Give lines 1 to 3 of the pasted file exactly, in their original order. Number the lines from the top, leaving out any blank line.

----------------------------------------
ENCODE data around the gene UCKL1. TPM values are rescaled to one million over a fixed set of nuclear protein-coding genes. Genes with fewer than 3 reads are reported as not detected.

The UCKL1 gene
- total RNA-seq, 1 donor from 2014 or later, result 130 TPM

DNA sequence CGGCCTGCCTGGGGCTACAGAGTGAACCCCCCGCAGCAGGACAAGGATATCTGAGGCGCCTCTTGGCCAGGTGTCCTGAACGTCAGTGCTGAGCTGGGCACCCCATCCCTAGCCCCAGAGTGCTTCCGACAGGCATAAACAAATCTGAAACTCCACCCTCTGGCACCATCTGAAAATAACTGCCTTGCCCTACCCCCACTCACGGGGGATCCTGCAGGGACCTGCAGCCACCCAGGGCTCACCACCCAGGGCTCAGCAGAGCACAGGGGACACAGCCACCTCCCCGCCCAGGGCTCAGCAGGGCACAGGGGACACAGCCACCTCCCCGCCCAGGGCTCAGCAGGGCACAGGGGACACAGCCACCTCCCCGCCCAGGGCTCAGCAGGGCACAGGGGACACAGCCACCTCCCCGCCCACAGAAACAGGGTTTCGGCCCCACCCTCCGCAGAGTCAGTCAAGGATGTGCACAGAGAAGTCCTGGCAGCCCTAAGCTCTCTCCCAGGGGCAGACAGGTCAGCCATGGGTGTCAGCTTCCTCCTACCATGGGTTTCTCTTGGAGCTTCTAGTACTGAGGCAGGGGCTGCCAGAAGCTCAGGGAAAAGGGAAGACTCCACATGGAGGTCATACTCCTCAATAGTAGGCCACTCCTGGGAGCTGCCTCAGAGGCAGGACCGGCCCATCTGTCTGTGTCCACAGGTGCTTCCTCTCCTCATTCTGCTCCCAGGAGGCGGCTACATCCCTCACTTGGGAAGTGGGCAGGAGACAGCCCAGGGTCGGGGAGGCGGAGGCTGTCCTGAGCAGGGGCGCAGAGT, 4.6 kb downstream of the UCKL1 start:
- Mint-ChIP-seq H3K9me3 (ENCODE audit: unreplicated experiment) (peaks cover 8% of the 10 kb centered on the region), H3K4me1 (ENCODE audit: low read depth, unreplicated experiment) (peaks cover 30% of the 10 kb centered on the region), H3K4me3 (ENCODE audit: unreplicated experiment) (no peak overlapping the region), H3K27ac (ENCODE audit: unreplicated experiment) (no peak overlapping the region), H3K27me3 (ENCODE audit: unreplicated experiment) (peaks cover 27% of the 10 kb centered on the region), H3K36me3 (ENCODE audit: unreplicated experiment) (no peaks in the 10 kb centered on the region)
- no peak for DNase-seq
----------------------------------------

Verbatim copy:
ENCODE data around the gene UCKL1. TPM values are rescaled to one million over a fixed set of nuclear protein-coding genes. Genes with fewer than 3 reads are reported as not detected.

The UCKL1 gene
- total RNA-seq, 1 donor from 2014 or later, result 130 TPM